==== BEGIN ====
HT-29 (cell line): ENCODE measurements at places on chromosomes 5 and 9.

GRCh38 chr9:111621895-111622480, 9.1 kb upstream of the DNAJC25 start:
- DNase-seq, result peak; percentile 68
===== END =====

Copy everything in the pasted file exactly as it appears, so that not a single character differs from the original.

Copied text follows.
HT-29 (cell line): ENCODE measurements at places on chromosomes 5 and 9.

GRCh38 chr9:111621895-111622480, 9.1 kb upstream of the DNAJC25 start:
- DNase-seq, result peak; percentile 68